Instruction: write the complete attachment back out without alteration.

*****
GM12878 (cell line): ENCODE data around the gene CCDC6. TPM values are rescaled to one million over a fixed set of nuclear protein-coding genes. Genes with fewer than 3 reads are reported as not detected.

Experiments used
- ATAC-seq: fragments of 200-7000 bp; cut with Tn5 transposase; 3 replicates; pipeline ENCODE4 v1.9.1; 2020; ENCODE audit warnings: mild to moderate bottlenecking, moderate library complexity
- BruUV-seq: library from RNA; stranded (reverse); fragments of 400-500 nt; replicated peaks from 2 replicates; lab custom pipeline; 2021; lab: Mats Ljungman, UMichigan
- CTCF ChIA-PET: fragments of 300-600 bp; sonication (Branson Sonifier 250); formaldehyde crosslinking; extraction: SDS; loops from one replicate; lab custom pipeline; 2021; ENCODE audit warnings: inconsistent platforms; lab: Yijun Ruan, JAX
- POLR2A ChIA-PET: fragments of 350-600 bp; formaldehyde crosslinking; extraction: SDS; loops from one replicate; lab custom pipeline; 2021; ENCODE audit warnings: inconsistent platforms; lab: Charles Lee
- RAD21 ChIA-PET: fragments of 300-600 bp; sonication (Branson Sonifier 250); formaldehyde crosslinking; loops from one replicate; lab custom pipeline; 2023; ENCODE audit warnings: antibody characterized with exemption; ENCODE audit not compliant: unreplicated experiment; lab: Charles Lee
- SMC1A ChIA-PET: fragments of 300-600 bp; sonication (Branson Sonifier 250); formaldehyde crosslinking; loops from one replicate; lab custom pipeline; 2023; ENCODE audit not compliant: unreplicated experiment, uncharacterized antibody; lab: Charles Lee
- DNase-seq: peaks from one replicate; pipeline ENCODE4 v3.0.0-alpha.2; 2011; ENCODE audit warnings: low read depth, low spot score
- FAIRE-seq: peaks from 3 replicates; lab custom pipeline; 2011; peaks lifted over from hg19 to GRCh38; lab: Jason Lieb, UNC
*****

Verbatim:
GM12878 (cell line): ENCODE data around the gene CCDC6. TPM values are rescaled to one million over a fixed set of nuclear protein-coding genes. Genes with fewer than 3 reads are reported as not detected.

Experiments used
- ATAC-seq: fragments of 200-7000 bp; cut with Tn5 transposase; 3 replicates; pipeline ENCODE4 v1.9.1; 2020; ENCODE audit warnings: mild to moderate bottlenecking, moderate library complexity
- BruUV-seq: library from RNA; stranded (reverse); fragments of 400-500 nt; replicated peaks from 2 replicates; lab custom pipeline; 2021; lab: Mats Ljungman, UMichigan
- CTCF ChIA-PET: fragments of 300-600 bp; sonication (Branson Sonifier 250); formaldehyde crosslinking; extraction: SDS; loops from one replicate; lab custom pipeline; 2021; ENCODE audit warnings: inconsistent platforms; lab: Yijun Ruan, JAX
- POLR2A ChIA-PET: fragments of 350-600 bp; formaldehyde crosslinking; extraction: SDS; loops from one replicate; lab custom pipeline; 2021; ENCODE audit warnings: inconsistent platforms; lab: Charles Lee
- RAD21 ChIA-PET: fragments of 300-600 bp; sonication (Branson Sonifier 250); formaldehyde crosslinking; loops from one replicate; lab custom pipeline; 2023; ENCODE audit warnings: antibody characterized with exemption; ENCODE audit not compliant: unreplicated experiment; lab: Charles Lee
- SMC1A ChIA-PET: fragments of 300-600 bp; sonication (Branson Sonifier 250); formaldehyde crosslinking; loops from one replicate; lab custom pipeline; 2023; ENCODE audit not compliant: unreplicated experiment, uncharacterized antibody; lab: Charles Lee
- DNase-seq: peaks from one replicate; pipeline ENCODE4 v3.0.0-alpha.2; 2011; ENCODE audit warnings: low read depth, low spot score
- FAIRE-seq: peaks from 3 replicates; lab custom pipeline; 2011; peaks lifted over from hg19 to GRCh38; lab: Jason Lieb, UNC